19th-banner-rev.gif

Book of Abstracts: Albany 2011

category image Albany 2011
Conversation 17
June 14-18 2011
©Adenine Press (2010)

Computer-Aided Pathway to Increasing the Thermostability of Small Proteins

A major task of modern bioengineering is the development of molecules with designated properties (1) such as increased stability, including their thermostability. The augmented thermostability of proteins allows to increase the speed of enzymatic catalysis, as well as the duration of their storage.

A few years ago a possible thermostabilization mechanism of small globular proteins (2) was developed in the Laboratory of Structure and Dynamics of Biomolecular Systems at the Institute of Cell Biophysics (Russian Academy of Sciences). It is based on the alternative hydrogen bonding mechanism between side chains of amino acid residues on protein surface (2). This hypothesis based on experimental data has been essentially supplemented later by modelings of dynamics of for proteins from thermophilic and mesophilic organisms (3, 4).

Our work uses this theory for improving the thermostability of human Peroxiredoxin 6. This protein (5) is a promising antioxidant for burn treatment. The spatial structure of human Peroxiredoxin 6 was reported previously (6) (Fig. 1.) and its homologs from various organisms have been well characterized, including their thermodynamic properties (7). We propose to predict what point mutaions in Peroxiredoxin 6 will increase its themostability using our knowledge about alternative hydrogen bonding, as well as the known structure of human Peroxiredoxin 6 and its known homologs.


Figure 1: Structure of human Peroxiredoxin 6 (pdb entry: 1PRX) and active site location.

Data of alignment of Peroxiredoxin 6 homologs (Fig. 2) give us information about the variable and stable parts of the amino acid sequence of this protein. The most probable sites of mutations reside only in the evolutionary variable areas of amino acid sequence because changes in stable regions can affect the functional properties of the protein. It should be noted that certain homologs of Peroxiredoxin 6 possess higher thermostability in native state in comparison to the human protein. It is important to notice that human and rat Peroxiredoxins have the highest homology (91,5 %, i.e. 19 residues) (Fig. 2.). At the same time, rat protein possesses the greatest thermostability (7) among the homologs studied. Thus, by comparing rat and human Peroxiredoxin 6 amino acid sequences, we can get additional information about the preferred locations of mutations to increase the thermostability of human Peroxiredoxin 6.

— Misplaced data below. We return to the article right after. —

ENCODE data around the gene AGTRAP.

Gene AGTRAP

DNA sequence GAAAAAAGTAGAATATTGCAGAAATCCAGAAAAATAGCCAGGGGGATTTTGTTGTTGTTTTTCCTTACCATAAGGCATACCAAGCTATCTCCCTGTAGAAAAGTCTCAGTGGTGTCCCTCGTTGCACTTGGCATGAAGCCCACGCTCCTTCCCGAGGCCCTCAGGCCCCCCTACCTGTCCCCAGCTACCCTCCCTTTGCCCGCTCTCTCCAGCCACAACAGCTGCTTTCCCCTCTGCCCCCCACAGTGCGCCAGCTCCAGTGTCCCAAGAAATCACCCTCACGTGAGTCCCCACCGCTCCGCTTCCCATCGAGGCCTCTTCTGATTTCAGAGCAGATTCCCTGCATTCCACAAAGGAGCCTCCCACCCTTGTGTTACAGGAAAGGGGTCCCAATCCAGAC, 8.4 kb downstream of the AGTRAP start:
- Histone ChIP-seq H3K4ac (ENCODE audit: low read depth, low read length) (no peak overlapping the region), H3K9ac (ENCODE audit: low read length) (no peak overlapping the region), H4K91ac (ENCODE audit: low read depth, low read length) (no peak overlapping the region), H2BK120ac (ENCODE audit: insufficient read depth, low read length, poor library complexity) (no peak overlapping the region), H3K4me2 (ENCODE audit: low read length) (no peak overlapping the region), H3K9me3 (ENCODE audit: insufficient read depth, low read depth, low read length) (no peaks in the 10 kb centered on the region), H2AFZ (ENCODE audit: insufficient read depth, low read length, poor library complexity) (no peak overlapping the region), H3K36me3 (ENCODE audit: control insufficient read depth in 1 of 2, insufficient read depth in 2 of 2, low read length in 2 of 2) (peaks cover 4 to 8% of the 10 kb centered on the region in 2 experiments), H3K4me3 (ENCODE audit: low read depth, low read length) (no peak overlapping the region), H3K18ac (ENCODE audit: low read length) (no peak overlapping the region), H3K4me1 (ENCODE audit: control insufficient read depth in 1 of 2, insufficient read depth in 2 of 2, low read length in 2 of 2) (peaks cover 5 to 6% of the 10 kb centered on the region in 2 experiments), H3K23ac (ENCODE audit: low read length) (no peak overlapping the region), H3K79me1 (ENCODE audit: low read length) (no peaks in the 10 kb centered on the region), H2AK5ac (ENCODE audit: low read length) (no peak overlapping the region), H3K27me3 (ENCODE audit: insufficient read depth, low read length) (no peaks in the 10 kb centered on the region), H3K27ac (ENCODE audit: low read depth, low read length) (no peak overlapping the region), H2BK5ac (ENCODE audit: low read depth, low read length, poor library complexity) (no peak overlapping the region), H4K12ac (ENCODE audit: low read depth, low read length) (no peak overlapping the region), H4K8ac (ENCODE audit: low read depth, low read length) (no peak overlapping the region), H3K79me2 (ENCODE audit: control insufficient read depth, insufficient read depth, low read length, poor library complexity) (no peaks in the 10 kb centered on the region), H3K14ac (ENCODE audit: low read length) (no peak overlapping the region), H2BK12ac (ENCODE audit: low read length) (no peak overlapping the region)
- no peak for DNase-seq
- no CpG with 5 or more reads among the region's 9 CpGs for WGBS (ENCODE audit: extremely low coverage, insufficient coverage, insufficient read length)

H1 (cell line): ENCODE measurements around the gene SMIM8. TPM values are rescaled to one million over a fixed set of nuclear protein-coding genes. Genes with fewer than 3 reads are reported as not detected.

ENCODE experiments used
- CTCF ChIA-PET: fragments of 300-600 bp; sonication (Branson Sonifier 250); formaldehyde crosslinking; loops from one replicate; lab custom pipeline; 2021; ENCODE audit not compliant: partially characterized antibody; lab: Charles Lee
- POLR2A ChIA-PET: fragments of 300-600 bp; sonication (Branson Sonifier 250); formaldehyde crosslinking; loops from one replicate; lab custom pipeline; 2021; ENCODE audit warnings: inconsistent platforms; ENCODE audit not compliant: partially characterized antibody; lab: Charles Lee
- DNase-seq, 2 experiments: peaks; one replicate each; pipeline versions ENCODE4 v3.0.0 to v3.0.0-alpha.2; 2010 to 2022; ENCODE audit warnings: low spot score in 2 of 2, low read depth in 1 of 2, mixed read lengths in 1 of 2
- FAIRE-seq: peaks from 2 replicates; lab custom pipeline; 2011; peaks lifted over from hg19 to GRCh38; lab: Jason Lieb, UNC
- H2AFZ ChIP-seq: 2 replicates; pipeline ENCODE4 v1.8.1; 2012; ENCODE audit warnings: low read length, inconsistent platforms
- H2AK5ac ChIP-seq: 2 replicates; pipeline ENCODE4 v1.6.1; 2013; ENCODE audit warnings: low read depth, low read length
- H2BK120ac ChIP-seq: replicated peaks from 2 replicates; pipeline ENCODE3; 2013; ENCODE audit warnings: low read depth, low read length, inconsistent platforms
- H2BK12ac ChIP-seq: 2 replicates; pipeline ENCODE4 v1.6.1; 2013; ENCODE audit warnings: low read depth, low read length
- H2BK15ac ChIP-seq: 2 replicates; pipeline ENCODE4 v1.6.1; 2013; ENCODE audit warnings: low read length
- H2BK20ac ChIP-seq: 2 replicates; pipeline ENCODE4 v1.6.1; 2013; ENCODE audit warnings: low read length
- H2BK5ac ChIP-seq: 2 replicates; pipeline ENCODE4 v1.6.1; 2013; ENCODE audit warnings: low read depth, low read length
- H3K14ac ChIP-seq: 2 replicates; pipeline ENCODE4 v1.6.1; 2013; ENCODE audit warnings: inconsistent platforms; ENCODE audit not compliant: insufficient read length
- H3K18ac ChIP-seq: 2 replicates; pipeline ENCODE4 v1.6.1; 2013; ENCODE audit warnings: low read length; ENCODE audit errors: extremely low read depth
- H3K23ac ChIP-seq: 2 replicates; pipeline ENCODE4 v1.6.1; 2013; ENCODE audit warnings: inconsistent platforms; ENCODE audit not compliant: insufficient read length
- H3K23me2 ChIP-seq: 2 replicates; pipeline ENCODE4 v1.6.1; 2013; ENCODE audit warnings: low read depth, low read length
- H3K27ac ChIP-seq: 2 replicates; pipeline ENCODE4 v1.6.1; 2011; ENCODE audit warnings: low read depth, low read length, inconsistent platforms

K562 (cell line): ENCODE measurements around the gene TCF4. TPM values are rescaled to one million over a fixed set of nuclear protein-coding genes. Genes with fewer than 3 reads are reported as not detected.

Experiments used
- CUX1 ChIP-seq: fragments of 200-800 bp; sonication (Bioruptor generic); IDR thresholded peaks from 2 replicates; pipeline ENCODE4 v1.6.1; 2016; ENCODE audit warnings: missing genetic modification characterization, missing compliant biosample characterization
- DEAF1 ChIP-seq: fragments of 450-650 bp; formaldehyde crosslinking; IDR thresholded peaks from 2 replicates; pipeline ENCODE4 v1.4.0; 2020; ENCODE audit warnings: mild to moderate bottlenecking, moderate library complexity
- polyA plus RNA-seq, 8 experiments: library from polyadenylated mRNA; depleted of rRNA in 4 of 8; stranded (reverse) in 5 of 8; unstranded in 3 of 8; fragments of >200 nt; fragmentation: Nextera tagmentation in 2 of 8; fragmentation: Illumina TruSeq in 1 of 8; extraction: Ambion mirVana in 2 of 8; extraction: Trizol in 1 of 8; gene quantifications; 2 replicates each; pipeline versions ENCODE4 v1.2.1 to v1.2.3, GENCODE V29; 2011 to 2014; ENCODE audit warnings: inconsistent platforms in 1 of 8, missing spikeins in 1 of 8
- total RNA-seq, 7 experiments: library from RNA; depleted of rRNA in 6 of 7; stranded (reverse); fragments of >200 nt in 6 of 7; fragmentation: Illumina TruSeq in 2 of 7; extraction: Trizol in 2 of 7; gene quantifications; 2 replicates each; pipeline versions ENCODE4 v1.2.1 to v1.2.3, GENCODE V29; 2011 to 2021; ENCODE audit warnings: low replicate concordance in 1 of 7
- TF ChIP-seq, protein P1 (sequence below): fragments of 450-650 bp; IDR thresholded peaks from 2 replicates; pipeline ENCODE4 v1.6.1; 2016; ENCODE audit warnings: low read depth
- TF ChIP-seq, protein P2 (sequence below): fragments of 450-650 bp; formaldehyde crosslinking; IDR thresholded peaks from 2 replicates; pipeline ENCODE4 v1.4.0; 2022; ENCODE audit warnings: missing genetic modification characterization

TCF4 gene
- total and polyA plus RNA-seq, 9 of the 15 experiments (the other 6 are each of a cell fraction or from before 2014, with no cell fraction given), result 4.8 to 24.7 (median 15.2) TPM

Figure 2: Alignment of Peroxiredoxins 6 from various organisms (7). (Note, that active site of all Peroxiredoxin’s 6 (CYS47) is located in stable region of amino acids sequence.)

The structures of native human Peroxiredoxin 6 protein and it homologs have been studied by molecular dynamics (MD) at various temperatures on GPU NVIDIA (8). The MD provides a powerway to follow formation and destruction of hydrogen bonds in all biological macromolecules (9-12). In the case of Peroxiredoxin 6 protein we tested the amount of hydrogen bonds on the surface of protein globules in each frame of an MD-trajectory on the pairs of studied proteins. Solvent was considered both in explicit and implicit models.

From the data of sequence alignment and our MD calculations, we predict four amino acid substitutions, which we believe will lead to increased thermostability of human Peroxiredoxin 6 protein without violating the spatial structure and functional properties. The problem of substrate specificity of Peroxiredoxin 6 will also be discussed.

References

  1. Donald Lee Wise. Encyclopedic handbook of biomaterials and bioengineering: Applications, vol.2. , New York:, Marcel Dekker, 1995.
  2. N. N. Khechinashvili, M. V. Fedorov, A. V. Kabanov, S. Monti, C. Ghio, K. Soda, J. Biomol. Struct. Dyn. 24, 255-262 (2006).
  3. A. V. Kabanov, N. N. Khechinashvili, J. Biomol. Struct. Dyn. 24, 756-756 (2007).
  4. N. N. Khechinashvili, S. A. Volchkov, A. V. Kabanov, G.Barone, Biochim. Biophys. Acta Proteins & Proteomics, 1784 (11), P.1830 92084).
  5. I. V. Peshenko, V. I. Novoselo, V. A. Evdokimov, Y. V. Nikolaev, T. M. Shuvaeva, V. M. Lipkin, E. E. Fesenko, FEBS Lett. 381, 14-19.(1996).
  6. H. J. Choi, S. W. Kang , C. H. Yang, S. G. Rhee, S. E. Ryu, Nat Struct Biol. 5, 400-406 (1998).
  7. M. G. Sharapov, V. I. Novoselov, V. K. Ravin, Mol Biol (Mosk). 43, 505-11 (2009).
  8. http://www.nvidia.com/object/cuda_home_new.html
  9. Z. Gong, Y. Zhao and Y. Xiao, J Biomol Struct Dyn 28, 431-441 (2010).
  10. J. Wiesner, Z. Kriz, K. Kuca, D. Jun and J. Koca, J Biomol Struct Dyn 28, 393-403 (2010).
  11. C. Koshy, M. Parthiban, and R. Sowdhamini. J Biomol Struct Dyn 28, 71-83 (2010).
  12. F. Mehrnejad, and M. Zarei. J Biomol Struct Dyn 27, 551-559 (2010).

Maxim Kondratyev
Artem Kabanov
Alexander Samchenko
Vladislav Komarov
Nikolay Khechinashvili

Institute of Cell Biophysics
Pushchino, Russia

ph : +7 4967 739 404
ph : +7 4967 739 484
fx: +7 4967 330 509
ma-ko@bk.ru
kabanov@mail.ru